Friday, September 12, 2008

Real de Catorce, Mexico

We left Potrero Chico on September 11th to drive to Real de Catorce, a former silver mining town isolated high in the Sierre Madre Oriental mountains.  After dropping Lisa off in Matehuala , we drove west into the desesrt filled with Joshua trees and crumbling adobe buildings.  In the middle of this deserted landscape, we were suprised to turn onto a cobblestone road heading off to the horizon (video here).  We drove over an hour through the desert landscape on this cobblestone road, rarely encountering any signs of human presence except for a group of people hacking at a hillside with pick axes.  The road climbed up the hillside (still cobblestone), passing a large amount of stone ruins before arriving at the entrance to a narrow one lane tunnel (once again cobblestone, of course) cutting through the mountainside.  The tunnel contained a shrine near the entrance, we hoped it would help us make it through safely.  

We stayed at Hostal Alcazaba which had camping spots in a garden conveniently across from an old spooky church, graveyard, and abandoned bull fighting ring.  The last stretch of the road was very muddy, as the cobblestone road was in the process of being restored by hand.

Real de Catorce was once a wealthy Spanish mining town founded in the mid 1700s.  By the late 1800s the town produced 3 million dollars of sliver a year.  The town became a ghost town in the early 1900s with only a few hundred people living among the ruins. Today the town is coming alive due to tourism, with stores containing native Huichol art and restaurants specializing in Italian foods.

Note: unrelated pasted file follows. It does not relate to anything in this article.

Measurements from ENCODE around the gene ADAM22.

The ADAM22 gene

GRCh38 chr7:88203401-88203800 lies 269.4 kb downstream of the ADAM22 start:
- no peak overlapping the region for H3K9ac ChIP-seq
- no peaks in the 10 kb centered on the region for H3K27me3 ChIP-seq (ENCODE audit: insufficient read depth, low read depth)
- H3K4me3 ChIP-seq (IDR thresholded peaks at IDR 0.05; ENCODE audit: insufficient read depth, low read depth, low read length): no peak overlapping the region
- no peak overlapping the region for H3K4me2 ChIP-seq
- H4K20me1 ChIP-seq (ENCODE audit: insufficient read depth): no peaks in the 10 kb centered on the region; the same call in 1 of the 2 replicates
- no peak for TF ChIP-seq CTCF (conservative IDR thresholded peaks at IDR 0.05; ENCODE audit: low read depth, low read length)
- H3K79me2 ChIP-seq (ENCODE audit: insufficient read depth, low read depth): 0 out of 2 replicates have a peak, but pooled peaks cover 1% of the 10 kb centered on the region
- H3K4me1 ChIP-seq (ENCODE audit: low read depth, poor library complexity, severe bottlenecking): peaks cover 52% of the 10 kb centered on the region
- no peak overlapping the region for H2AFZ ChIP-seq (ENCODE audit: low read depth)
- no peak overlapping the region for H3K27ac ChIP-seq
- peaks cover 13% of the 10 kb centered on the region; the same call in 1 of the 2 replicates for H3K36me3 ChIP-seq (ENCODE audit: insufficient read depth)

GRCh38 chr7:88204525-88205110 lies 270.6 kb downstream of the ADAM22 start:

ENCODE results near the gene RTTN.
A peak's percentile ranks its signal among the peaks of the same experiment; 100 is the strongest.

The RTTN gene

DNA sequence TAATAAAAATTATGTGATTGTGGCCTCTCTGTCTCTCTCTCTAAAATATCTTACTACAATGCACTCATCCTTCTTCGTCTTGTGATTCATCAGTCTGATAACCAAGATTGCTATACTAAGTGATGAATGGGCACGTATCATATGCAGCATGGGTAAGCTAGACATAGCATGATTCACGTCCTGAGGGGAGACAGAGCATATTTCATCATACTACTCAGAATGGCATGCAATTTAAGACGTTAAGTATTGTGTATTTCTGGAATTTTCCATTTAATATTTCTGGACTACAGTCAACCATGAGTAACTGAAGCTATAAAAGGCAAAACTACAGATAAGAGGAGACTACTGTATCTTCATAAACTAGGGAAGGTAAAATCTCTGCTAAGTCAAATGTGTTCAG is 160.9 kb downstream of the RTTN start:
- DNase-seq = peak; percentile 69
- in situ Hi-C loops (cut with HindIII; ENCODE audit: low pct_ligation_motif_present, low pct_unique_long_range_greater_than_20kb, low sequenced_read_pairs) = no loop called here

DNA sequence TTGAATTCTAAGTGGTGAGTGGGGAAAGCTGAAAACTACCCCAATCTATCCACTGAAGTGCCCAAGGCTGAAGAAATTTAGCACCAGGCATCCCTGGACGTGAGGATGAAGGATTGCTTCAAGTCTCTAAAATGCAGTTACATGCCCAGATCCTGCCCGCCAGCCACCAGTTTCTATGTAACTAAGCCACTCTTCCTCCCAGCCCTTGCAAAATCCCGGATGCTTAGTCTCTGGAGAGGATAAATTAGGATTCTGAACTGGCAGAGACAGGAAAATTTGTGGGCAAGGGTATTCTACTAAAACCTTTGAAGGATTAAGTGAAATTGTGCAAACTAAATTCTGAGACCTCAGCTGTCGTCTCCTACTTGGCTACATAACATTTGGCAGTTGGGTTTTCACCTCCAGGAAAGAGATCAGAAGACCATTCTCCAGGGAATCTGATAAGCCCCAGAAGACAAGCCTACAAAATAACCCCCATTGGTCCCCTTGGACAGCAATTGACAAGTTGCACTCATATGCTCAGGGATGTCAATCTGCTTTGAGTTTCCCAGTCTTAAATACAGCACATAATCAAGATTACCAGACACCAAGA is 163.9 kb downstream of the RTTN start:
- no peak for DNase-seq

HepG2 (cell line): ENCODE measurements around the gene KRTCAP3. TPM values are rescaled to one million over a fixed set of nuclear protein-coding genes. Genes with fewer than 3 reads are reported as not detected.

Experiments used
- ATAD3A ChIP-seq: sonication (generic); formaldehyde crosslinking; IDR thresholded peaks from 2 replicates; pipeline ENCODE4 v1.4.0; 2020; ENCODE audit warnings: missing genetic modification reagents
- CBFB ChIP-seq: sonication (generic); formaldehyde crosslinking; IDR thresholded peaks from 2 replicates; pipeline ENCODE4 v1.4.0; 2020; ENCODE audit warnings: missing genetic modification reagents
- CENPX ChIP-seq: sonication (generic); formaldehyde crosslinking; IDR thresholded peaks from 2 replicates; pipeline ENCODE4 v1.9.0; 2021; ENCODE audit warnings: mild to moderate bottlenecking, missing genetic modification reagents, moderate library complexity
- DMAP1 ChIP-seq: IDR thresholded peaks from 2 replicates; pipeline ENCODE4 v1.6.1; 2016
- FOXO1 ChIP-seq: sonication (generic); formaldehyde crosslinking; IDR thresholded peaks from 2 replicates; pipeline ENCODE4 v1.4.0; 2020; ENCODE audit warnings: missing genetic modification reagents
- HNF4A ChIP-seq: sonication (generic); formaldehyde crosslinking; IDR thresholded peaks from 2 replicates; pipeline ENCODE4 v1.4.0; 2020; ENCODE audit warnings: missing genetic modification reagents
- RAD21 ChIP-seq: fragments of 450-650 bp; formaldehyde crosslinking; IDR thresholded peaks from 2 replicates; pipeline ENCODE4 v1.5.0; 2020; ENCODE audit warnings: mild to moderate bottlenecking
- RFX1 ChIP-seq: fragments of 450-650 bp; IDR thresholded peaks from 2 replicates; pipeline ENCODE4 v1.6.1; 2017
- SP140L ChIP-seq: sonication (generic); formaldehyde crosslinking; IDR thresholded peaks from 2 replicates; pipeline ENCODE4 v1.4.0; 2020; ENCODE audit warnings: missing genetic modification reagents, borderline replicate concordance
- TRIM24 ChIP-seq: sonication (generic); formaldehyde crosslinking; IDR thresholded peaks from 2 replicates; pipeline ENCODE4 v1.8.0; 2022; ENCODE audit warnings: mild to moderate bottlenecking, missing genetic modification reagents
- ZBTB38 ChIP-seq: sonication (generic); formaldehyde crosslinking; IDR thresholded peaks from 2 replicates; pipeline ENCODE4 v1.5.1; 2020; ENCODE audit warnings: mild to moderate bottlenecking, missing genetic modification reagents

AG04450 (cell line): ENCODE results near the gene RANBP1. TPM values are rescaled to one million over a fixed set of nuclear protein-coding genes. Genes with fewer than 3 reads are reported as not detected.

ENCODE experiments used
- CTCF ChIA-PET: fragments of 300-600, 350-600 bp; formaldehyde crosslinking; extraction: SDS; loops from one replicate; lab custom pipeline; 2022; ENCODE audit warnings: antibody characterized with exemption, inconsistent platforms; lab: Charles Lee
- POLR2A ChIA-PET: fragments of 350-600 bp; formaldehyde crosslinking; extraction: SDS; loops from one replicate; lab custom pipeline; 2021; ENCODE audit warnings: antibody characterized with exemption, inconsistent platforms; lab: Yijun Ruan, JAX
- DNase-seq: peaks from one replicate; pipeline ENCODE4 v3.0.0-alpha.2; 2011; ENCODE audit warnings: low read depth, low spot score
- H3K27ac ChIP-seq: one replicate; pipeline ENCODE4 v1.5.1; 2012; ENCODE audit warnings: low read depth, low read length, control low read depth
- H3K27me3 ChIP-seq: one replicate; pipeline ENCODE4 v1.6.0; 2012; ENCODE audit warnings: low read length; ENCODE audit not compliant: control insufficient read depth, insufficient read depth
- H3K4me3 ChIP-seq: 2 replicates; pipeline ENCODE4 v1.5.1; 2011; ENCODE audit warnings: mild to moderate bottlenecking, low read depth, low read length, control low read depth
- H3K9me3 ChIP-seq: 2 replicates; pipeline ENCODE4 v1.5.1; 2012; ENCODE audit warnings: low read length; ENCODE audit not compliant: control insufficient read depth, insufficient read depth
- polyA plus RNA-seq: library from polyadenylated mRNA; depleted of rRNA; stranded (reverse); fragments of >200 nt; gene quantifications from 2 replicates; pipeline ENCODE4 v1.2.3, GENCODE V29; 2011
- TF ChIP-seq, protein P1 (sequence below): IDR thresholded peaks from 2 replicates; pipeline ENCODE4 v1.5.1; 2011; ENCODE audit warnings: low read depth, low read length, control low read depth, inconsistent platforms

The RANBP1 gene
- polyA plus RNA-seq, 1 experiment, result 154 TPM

We took a horseback ride from the center of town to the Pueblo Fantasmo, a ghost town on the top of the hill.  We got a lot of practice speaking Spanish with the guide.  He spent the whole ride up the hill trying to convince us to take a trek into the desert to pick peyote, or at least that is what we think he was trying to accomplish. 

On the top of the hill, our guide dropped a rock down one of the open ventilation shafts of the abandoned mine, and it took around seven seconds for it to hit the bottom.  We also met Angelika, Dario, and Marko, a group of friendly Austrians who invited us to join them for lunch when we returned.  We had lunch at a great restaurant, and found out that they started, a project to bring needed school supplies to Cuban children. 

Our next destination is Zacatecas, another silver mining town on our way to the Pacific coast.


  1. The adventure sounds wonderful so far. Were the roads scary? Such beautiful sites. Aren't other tourists so friendly? Have fun!

  2. can you please tell us how to view these videos? "windows does not support this file type". thanks, laurie and hillary

    ps. we miss you, and so does claudette, even though sparklegirl is allergic...

  3. never mind, we figured it out.

  4. Hey Pancho Villa,

    Nice hat and mustache! Do they celebrate Halloween early in Mexico?

    ~ha ha ha ha

  5. Viva Mexico! Judging from the vendors we saw on the street, sombreros and mustaches are big sellers on Mexican Independence day. We were sitting in a cafe and the waiter pulled them out so we joined in on the fun.

  6. Mimi, we are taking photos of the road so we can do a post on them later. You need to keep very alert here when driving, you never know what hazards you may hit, especially the non-marked topas (speed bumps) on the highway. We threw on the brakes and bounced over a few so far that snuck up on us.


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